(ran SS edition of METRO & STATE)
An insurance agent has been charged with pocketing nearly $119,000 of St. Petersburg College's money after he canceled one of the school's insurance policies with the underwriter.
Thomas E. Pollock, 50, is accused of signing up the college to a cancer reimbursement insurance plan in 1990, then canceling the policy with the underwriter two years later. Pollock kept collecting premiums from the college for the next nine years and did not tell college officials that he had canceled the plan, an arrest affidavit states.
While he collected premiums, Pollock also paid claims over the nine years. The difference _ $118,712 _ he kept, the arrest affidavit states.
Pollock was charged Thursday morning with grand theft and acting as an insurer without a certificate of authority, both third-degree felonies. Pollock was arrested after more than a year of investigation by the Florida Department of Insurance and the Pinellas-Pasco State Attorney's Office.
Pollock was released from the Pinellas County Jail on his own recognizance. Pollock and his attorney, Jeff Brown, declined to comment.
Pollock entered a plea of not guilty at his arraignment Thursday. He is scheduled for a pretrial hearing Dec. 2.
Pollock, of Palm Harbor, lists his business address as 31127 U.S. 19 N, which is listed as United Financial Benefit Services Inc. Pollock is listed as officer/director of the company in records kept with the Florida Division of Corporations.
The company filed papers two weeks ago to change its name to Florida Medicaid Filing Services, according to state records.
The discrepancy in the college's insurance coverage was discovered by Douglas Duncan, the school's human resources director. In April 2001, Duncan noticed that there was no insurance company listing on the certificate of coverage.
"There were irregularities, and he realized the company that was supposed to be underwriting this policy was no longer involved," said Amelia Carey, spokeswoman for the college.
Duncan asked Pollock about the discrepancy in the coverage, which employees can purchase to cover them in case they get cancer. Pollock provided Duncan with another certificate of coverage, but Duncan called the underwriter and learned that the coverage had been canceled in 1992, the arrest affidavit states.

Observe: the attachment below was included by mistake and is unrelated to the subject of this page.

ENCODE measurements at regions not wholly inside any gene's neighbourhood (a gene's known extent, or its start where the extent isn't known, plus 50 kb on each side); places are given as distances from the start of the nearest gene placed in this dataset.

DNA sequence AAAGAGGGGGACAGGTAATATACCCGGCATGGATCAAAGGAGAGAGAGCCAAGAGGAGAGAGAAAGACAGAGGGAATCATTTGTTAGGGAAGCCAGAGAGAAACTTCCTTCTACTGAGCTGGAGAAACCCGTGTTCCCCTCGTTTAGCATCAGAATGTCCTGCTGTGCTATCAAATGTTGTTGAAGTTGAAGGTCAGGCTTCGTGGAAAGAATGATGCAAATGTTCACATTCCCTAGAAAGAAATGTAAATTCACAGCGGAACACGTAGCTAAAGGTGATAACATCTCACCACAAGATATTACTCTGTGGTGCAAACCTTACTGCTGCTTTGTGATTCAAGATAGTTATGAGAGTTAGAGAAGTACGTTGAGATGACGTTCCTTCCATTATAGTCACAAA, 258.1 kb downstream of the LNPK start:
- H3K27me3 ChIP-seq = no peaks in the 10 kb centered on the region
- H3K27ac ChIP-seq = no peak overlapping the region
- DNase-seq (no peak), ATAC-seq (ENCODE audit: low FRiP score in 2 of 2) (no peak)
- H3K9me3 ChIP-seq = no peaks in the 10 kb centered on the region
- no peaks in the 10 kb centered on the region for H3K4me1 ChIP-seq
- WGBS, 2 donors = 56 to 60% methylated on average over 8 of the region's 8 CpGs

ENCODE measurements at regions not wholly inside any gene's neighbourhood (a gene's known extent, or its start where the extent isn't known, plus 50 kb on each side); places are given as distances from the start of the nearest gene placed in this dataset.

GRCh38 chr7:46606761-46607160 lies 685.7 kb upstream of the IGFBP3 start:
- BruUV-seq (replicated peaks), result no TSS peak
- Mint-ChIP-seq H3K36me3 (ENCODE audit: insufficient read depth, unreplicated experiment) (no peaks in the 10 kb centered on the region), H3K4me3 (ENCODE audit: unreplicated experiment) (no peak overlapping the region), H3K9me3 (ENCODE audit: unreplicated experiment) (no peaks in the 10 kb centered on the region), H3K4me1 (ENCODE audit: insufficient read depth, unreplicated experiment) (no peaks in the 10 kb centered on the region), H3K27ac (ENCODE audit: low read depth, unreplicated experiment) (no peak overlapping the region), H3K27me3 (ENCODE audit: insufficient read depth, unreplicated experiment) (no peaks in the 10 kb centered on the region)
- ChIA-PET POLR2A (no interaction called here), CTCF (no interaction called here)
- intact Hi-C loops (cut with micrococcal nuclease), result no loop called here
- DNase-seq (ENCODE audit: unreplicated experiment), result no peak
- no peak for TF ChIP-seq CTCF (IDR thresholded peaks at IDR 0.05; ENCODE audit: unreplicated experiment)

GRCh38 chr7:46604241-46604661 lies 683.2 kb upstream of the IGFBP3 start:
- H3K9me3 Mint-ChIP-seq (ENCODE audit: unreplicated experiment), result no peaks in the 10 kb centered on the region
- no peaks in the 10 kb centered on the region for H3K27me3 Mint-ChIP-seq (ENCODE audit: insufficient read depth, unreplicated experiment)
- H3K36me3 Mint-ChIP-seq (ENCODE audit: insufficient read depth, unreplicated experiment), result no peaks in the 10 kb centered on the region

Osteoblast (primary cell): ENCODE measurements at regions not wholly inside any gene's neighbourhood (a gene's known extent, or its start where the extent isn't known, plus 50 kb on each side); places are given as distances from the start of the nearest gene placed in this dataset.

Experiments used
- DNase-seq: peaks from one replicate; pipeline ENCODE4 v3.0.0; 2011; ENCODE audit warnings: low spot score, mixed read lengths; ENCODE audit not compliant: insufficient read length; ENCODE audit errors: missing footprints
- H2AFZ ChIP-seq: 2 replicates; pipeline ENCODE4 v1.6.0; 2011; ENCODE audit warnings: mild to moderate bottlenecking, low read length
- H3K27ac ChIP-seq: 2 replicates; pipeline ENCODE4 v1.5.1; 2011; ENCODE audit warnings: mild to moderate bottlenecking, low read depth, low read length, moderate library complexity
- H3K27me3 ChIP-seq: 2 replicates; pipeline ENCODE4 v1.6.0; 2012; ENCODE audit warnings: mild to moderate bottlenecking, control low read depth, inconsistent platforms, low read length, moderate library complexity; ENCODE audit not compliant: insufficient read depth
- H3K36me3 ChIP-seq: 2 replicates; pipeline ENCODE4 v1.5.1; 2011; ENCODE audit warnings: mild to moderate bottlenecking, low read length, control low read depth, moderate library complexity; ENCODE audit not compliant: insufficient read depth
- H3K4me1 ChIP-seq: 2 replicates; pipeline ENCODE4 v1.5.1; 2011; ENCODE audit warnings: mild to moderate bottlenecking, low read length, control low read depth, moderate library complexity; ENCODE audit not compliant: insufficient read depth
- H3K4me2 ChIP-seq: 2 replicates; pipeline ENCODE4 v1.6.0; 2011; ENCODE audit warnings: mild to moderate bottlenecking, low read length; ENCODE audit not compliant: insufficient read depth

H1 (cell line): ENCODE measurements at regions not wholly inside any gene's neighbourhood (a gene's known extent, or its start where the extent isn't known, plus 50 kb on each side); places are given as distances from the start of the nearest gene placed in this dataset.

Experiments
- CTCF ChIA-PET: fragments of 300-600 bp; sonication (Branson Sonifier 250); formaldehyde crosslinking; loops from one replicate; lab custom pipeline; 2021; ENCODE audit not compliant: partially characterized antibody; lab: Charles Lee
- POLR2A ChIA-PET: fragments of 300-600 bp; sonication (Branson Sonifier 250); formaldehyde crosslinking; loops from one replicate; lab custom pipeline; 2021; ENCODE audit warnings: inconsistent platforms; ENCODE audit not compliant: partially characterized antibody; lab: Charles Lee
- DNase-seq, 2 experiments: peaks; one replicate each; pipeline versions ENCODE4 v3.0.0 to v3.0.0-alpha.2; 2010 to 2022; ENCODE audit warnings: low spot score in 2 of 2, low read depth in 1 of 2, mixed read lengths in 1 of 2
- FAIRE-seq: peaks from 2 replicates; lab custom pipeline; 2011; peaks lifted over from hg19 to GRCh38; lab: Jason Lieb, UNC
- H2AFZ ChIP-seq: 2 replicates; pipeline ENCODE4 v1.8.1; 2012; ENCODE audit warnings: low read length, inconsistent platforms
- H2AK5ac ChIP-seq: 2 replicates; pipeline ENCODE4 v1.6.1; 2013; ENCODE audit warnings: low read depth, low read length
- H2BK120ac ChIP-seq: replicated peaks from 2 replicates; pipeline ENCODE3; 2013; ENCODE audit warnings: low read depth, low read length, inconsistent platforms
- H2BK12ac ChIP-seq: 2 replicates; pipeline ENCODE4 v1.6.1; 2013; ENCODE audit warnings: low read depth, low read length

No one noticed that the underwriter was out of the picture because all claims had been paid by Pollock, Carey said.
"I think everything went along perfectly fine because he paid all the claims," Carey said. "What he was basically doing is selling the policies, pocketing the money and paying the claims. He made every single payment.
"We didn't suffer in any way," she added. "All our policy holders were paid the claims that they deserved."
But Duncan reported what happened to the Florida Department of Insurance, which launched an investigation last summer.
"Pollock eliminated the middleman, and all of the premium payments went to Pollock," Investigator James Trehy wrote in his arrest affidavit.
Trehy later found that Pollock had opened a bank account in the name of the cancer medical reimbursement plan one month before he canceled the policy with the underwriter. The checks the college wrote out for the insurance coverage were deposited into that account, the arrest affidavit states.
Trehy tried to reach Pollock for an interview by leaving a message at his home, but the investigator received a call the next day from Brown, who said Pollock would not be talking, the affidavit states.
_ Chris Tisch can be reached at 445-4156 or tischsptimes.com.